You either love or hate reclusive director Terrence Malick (The Tree of Life, The Thin Red Line). Or you're like these folks (above) who don't know who he is, and think that he's at the Berlin International Film Festival to show his first film (Malick actually wasn't even there).
Malick's newest film, Knight of Cups, starring Christian Bale as a wayward screenwriter whose quest to seed takes him into the arms of many women (including Cate Blanchett and Natalie Portman), debuted at the Berlin Film Festival this weekend. Thus far, Cups has received lukewarm-to-passionate reviews. Knight was nabbed by indie distributor Broad Green Pictures at the festival. No release date has been set yet.
For those interested, Portman and Bale had some interesting tidbits about the film, revealed during the Berlin press conference (all quotes from Vulture):
On the Use of Dialogue:
Portman wasn't sent a script, but instead was sent movies, poems, books and music beforehand; when she arrived on set she'd receive approximately "30-pages-a-day with suggested lines of dialogue," and Portman said she was "free to choose what resonated with [her]."
Bale had no lines to learn, but instead had to react to whatever was resonating with the revolving cast: “I never had any lines to learn, but I would see other people coming [to set] and they’d have pages,” Bale said. “I would try to look over their shoulders to see what I was going to be being told that day, because I never knew at all.” Bale did say that this approach actually made his performance easier. “If it had been script with a character who doesn’t say very much, that would have been very challenging.”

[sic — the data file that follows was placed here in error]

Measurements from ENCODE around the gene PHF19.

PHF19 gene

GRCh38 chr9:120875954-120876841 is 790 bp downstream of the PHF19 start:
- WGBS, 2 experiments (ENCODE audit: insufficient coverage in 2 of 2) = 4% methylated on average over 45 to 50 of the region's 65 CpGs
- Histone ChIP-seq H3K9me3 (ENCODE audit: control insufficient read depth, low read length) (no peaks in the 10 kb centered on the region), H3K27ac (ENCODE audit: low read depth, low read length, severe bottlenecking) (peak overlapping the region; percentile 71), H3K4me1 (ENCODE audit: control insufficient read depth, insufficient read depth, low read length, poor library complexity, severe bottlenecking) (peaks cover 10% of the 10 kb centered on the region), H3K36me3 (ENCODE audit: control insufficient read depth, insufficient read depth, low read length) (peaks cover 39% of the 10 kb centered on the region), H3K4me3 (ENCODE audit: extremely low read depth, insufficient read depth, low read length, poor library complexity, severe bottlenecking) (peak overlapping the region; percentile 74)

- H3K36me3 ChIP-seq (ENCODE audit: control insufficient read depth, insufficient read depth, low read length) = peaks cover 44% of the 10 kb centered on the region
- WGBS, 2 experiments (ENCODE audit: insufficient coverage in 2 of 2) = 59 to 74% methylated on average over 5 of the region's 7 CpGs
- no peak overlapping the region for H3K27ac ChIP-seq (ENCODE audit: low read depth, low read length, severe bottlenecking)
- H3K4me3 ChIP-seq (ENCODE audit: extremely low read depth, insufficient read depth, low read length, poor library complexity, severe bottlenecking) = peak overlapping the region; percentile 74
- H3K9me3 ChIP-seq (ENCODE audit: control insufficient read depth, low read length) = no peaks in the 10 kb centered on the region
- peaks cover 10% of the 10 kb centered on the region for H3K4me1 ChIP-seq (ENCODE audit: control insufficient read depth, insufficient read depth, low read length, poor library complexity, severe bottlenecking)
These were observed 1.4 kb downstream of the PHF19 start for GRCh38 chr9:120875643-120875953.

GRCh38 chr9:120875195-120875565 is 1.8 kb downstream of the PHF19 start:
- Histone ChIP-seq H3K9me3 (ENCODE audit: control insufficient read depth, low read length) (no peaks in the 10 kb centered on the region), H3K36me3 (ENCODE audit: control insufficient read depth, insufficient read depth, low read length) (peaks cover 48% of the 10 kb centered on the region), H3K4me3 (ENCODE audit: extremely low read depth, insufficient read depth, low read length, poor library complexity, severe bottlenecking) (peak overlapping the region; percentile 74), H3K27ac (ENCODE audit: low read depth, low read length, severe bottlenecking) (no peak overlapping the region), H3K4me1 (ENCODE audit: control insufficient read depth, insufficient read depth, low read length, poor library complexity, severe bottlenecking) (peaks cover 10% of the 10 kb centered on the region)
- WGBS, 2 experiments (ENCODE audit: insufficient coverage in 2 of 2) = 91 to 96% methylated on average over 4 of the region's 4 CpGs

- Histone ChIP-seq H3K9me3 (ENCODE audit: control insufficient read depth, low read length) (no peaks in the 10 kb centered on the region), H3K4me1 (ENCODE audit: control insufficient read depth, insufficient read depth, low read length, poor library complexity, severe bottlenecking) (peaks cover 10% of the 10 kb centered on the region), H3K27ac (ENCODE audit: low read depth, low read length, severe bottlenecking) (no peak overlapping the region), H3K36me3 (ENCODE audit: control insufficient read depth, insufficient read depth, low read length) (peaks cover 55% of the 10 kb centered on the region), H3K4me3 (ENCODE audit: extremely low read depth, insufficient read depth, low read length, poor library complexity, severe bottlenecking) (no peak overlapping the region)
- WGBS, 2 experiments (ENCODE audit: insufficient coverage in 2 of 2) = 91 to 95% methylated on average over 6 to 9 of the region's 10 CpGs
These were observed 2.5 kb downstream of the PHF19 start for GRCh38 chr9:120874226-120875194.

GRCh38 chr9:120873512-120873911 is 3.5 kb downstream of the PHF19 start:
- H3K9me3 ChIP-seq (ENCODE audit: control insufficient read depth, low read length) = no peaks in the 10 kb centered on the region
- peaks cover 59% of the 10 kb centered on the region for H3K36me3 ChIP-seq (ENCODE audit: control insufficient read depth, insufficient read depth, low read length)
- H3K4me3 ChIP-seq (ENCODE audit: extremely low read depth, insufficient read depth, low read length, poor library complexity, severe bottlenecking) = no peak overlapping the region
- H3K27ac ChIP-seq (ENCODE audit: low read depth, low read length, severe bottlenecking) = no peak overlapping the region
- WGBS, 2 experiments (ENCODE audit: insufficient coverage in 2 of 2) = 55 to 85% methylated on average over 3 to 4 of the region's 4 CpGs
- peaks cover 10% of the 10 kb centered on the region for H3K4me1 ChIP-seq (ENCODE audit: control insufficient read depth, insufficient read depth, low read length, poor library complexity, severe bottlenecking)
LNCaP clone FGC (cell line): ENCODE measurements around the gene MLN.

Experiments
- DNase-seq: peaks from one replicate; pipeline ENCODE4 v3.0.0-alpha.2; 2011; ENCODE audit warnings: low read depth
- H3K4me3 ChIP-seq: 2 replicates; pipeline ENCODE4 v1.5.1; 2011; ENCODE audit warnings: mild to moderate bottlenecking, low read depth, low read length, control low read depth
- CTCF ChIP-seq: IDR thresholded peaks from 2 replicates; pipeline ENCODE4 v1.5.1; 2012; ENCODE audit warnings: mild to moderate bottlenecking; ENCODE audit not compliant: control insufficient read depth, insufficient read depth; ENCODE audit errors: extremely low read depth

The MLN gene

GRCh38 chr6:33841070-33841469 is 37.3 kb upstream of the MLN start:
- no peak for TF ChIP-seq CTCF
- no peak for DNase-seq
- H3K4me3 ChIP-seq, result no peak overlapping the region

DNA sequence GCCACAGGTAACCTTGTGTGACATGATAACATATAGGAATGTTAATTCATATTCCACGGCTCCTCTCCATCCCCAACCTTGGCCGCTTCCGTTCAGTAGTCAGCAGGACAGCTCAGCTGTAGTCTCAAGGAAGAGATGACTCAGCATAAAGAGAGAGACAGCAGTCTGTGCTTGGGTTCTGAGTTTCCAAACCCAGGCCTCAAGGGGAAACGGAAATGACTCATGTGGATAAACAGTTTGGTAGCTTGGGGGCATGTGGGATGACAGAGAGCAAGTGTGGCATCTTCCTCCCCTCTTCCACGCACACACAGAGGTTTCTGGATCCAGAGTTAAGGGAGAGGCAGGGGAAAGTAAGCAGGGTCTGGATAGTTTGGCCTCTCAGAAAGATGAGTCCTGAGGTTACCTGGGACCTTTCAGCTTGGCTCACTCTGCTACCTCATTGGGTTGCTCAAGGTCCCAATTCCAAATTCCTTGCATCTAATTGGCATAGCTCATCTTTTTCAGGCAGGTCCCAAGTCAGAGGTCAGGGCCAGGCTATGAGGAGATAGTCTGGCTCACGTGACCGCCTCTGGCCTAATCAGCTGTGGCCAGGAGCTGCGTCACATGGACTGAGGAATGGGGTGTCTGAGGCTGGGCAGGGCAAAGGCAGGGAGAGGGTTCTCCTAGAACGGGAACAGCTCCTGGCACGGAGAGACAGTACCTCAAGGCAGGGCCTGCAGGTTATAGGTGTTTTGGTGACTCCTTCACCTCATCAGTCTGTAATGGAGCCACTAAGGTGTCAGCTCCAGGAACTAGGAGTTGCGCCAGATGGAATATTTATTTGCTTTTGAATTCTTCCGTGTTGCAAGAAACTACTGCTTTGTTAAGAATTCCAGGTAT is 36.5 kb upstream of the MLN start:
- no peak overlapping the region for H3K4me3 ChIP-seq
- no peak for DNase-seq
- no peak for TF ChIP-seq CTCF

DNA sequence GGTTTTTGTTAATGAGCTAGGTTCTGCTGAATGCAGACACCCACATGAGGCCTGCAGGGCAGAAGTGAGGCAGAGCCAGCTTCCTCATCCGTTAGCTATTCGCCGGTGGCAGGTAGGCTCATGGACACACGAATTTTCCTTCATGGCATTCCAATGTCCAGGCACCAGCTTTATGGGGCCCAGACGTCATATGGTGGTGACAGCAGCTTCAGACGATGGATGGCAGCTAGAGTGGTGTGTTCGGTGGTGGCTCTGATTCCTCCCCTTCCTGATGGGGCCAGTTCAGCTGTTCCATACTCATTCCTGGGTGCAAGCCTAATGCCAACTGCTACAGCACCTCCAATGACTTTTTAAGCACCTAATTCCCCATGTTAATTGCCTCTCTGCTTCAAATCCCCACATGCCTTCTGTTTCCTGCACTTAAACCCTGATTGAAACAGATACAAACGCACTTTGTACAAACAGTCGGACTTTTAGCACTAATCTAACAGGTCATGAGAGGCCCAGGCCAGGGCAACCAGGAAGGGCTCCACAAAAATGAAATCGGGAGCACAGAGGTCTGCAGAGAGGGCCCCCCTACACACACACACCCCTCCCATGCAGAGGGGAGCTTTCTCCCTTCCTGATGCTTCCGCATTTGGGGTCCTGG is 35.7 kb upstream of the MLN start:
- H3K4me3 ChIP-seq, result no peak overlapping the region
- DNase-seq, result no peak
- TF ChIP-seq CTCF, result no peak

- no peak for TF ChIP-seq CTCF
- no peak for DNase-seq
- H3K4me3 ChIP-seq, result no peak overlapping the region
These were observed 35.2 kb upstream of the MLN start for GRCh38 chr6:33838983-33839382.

On Los Angeles, and all the T&A (watch the trailer)
“Los Angeles is this great goldfish bowl and a very colorful backdrop,” Bale said. “There are superficial, decaying, and ugly elements, but within that, you get great beauty and an awful lot of substance. There’s spirituality where you would not expect to find it.”
When asked about all the various women that Rick (Bale) encounters (including Portman, Blanchett, Freida Pinto, Imogen Poots, Teresa Palmer, and others) and the T&A involved, Portman offered that, “Rick’s journey reflects the great diversity of the types of people—male and female—you find in Los Angeles, from the superficiality at a Hollywood party, and how women are treated there, to Cate Blanchett’s character, who has soul, generosity, and humanity,” Portman said. “The city can encompass both those extremes.”
Indiewire revealed that the European distributor is eyeing an April release date, so a springtime US release is probably in the (tarot) cards. And we'll finally get to see what Malick hedonism is like.